I even find this true in my hobby. I have a small basket of knitting that just needs to be finished. It is the old 10%. I sometimes call it the “look shiny!” syndrome. I am allured by the next thing.


Dmarie February 19, 2011 at 7:51 am

actually, getting started is my hardest obstacle. So I tell myself to just do one little piece of the whole then often I’m able to plow on. Like when writing a paper, I’d make myself go ahead and write that first line or paragraph no matter how crummy, & that would get the whole thing rolling. Or if kitchen needs cleaning and I’m feelin’ lazy, I tell myself I can just empty the dishwasher then go do something else for awhile. Often I end up just digging in ’til it’s done.


Jay February 19, 2011 at 11:39 pm

I’m a lawyer, and it ALWAYS feels to me like the last 10% of work I have to do on a case takes 90% of the time.


Slowish Food February 20, 2011 at 3:55 am

I’m a fairly prolific knitter but counted up six sweaters I’d abandoned when I’d lost interest or gotten to a tricky part requiring concentration. So this year my deal is to finish all of them rather than buy new yarn. Right now I’m almost finished with a cardigan named for a character in “Lord of the Rings,” if that gives away its age. I abandoned it when I unexpectedly got pregnant with my last child and was too first-trimester sleepy to concentrate. That baby will be three years old next month, and the sweater pieces have been wadded up in the back of a closet for years.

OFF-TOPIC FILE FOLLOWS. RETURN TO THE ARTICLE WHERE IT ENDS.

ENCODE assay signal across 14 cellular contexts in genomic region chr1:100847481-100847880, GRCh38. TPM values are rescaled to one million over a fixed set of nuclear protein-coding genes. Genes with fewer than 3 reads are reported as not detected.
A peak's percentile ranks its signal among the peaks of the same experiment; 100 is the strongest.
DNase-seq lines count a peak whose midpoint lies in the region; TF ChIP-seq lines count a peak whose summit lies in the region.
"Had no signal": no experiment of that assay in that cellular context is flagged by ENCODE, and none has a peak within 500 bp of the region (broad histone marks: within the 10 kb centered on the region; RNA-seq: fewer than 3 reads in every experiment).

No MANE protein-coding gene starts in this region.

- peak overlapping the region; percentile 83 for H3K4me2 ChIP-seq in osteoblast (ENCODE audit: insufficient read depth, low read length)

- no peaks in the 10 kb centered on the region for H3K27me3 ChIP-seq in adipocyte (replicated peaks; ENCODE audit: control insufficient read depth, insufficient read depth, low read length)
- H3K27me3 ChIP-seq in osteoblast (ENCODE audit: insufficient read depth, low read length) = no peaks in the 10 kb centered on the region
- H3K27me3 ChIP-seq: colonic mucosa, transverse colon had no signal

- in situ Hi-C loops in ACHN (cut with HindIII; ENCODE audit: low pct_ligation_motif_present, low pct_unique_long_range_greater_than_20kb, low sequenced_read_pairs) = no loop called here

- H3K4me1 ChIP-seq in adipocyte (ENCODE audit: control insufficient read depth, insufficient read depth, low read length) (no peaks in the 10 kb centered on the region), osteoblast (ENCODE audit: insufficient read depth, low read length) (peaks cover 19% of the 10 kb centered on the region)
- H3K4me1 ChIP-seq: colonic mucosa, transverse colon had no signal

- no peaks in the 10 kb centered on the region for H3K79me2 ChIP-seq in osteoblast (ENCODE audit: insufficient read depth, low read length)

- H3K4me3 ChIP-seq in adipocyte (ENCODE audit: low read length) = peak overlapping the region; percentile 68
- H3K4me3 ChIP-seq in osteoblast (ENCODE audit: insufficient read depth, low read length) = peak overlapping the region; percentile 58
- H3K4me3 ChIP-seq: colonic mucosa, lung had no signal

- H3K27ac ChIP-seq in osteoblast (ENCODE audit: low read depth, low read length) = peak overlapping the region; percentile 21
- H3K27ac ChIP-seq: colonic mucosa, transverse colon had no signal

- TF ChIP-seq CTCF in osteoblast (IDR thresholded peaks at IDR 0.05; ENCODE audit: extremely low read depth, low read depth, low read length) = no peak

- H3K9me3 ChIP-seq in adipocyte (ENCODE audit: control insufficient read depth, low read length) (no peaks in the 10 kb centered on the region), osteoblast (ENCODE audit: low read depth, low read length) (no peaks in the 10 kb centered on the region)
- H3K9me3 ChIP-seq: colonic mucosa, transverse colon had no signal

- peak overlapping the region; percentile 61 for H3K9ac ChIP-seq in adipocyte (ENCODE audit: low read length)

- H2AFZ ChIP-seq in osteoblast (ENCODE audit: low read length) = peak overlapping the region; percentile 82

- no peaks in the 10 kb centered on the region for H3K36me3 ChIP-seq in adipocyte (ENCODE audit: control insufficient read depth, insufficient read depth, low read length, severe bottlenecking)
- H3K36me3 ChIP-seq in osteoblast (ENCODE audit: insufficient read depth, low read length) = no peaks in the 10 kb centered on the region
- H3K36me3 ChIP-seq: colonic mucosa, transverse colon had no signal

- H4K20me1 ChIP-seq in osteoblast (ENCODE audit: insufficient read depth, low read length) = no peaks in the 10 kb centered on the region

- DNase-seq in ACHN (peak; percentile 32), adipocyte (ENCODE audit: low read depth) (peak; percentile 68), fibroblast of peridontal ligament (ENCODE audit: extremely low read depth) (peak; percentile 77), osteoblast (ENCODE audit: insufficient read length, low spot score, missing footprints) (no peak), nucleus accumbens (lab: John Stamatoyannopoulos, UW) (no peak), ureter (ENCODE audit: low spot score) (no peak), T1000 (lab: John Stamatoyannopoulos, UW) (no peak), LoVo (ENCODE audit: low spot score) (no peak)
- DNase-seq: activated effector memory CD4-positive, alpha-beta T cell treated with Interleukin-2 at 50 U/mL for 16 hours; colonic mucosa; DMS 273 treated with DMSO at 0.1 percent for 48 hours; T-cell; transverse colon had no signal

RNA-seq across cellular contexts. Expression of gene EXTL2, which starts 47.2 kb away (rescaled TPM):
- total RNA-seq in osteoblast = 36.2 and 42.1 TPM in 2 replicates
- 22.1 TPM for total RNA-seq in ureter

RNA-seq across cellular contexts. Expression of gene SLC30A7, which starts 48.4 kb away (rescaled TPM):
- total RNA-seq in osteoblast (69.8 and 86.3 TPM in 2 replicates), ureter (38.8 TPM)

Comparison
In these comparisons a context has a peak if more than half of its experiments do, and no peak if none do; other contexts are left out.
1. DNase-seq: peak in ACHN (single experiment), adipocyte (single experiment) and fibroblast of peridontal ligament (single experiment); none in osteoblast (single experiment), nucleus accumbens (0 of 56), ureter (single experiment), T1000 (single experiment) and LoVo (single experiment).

Rowena February 20, 2011 at 5:56 am

Yes, yes, and yes. Last year I made a concerted effort to finish projects and I’m so proud of all I got done that I’ve continued into 2011. My advice is to track every step forward–91%, 92%, 93%, etc., and pat yourself on the back liberally for every step forward.